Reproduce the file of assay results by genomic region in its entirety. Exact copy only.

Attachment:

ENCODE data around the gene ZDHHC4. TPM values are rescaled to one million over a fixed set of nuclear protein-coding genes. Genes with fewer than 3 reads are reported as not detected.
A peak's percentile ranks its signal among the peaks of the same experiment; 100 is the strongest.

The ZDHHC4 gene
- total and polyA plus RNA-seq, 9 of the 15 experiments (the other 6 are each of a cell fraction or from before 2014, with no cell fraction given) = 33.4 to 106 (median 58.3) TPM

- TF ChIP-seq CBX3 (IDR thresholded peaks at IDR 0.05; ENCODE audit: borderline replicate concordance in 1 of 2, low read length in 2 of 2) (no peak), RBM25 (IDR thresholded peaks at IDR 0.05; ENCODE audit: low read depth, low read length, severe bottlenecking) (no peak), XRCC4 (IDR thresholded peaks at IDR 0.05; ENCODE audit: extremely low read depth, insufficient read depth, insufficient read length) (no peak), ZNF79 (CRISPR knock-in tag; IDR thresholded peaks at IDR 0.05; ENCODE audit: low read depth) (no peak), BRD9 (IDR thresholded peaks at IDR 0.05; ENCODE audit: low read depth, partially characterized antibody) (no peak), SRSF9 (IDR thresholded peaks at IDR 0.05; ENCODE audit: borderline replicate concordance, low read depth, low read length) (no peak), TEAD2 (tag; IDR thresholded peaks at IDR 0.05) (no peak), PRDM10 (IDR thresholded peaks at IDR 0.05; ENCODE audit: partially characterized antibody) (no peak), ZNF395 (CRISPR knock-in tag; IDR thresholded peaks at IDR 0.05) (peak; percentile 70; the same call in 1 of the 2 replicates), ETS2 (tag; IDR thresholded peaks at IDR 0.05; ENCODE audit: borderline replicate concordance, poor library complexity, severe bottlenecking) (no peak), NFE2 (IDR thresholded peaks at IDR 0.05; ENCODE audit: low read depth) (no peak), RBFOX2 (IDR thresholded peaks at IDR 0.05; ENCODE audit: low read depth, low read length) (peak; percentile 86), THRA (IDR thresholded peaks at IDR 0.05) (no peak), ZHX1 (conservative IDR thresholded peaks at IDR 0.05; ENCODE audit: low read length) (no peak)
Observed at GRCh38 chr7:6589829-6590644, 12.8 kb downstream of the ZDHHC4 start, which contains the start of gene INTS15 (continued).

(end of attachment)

ENCODE data around the gene ZDHHC4. TPM values are rescaled to one million over a fixed set of nuclear protein-coding genes. Genes with fewer than 3 reads are reported as not detected.
A peak's percentile ranks its signal among the peaks of the same experiment; 100 is the strongest.

The ZDHHC4 gene
- total and polyA plus RNA-seq, 9 of the 15 experiments (the other 6 are each of a cell fraction or from before 2014, with no cell fraction given) = 33.4 to 106 (median 58.3) TPM

- TF ChIP-seq CBX3 (IDR thresholded peaks at IDR 0.05; ENCODE audit: borderline replicate concordance in 1 of 2, low read length in 2 of 2) (no peak), RBM25 (IDR thresholded peaks at IDR 0.05; ENCODE audit: low read depth, low read length, severe bottlenecking) (no peak), XRCC4 (IDR thresholded peaks at IDR 0.05; ENCODE audit: extremely low read depth, insufficient read depth, insufficient read length) (no peak), ZNF79 (CRISPR knock-in tag; IDR thresholded peaks at IDR 0.05; ENCODE audit: low read depth) (no peak), BRD9 (IDR thresholded peaks at IDR 0.05; ENCODE audit: low read depth, partially characterized antibody) (no peak), SRSF9 (IDR thresholded peaks at IDR 0.05; ENCODE audit: borderline replicate concordance, low read depth, low read length) (no peak), TEAD2 (tag; IDR thresholded peaks at IDR 0.05) (no peak), PRDM10 (IDR thresholded peaks at IDR 0.05; ENCODE audit: partially characterized antibody) (no peak), ZNF395 (CRISPR knock-in tag; IDR thresholded peaks at IDR 0.05) (peak; percentile 70; the same call in 1 of the 2 replicates), ETS2 (tag; IDR thresholded peaks at IDR 0.05; ENCODE audit: borderline replicate concordance, poor library complexity, severe bottlenecking) (no peak), NFE2 (IDR thresholded peaks at IDR 0.05; ENCODE audit: low read depth) (no peak), RBFOX2 (IDR thresholded peaks at IDR 0.05; ENCODE audit: low read depth, low read length) (peak; percentile 86), THRA (IDR thresholded peaks at IDR 0.05) (no peak), ZHX1 (conservative IDR thresholded peaks at IDR 0.05; ENCODE audit: low read length) (no peak)
Observed at GRCh38 chr7:6589829-6590644, 12.8 kb downstream of the ZDHHC4 start, which contains the start of gene INTS15 (continued).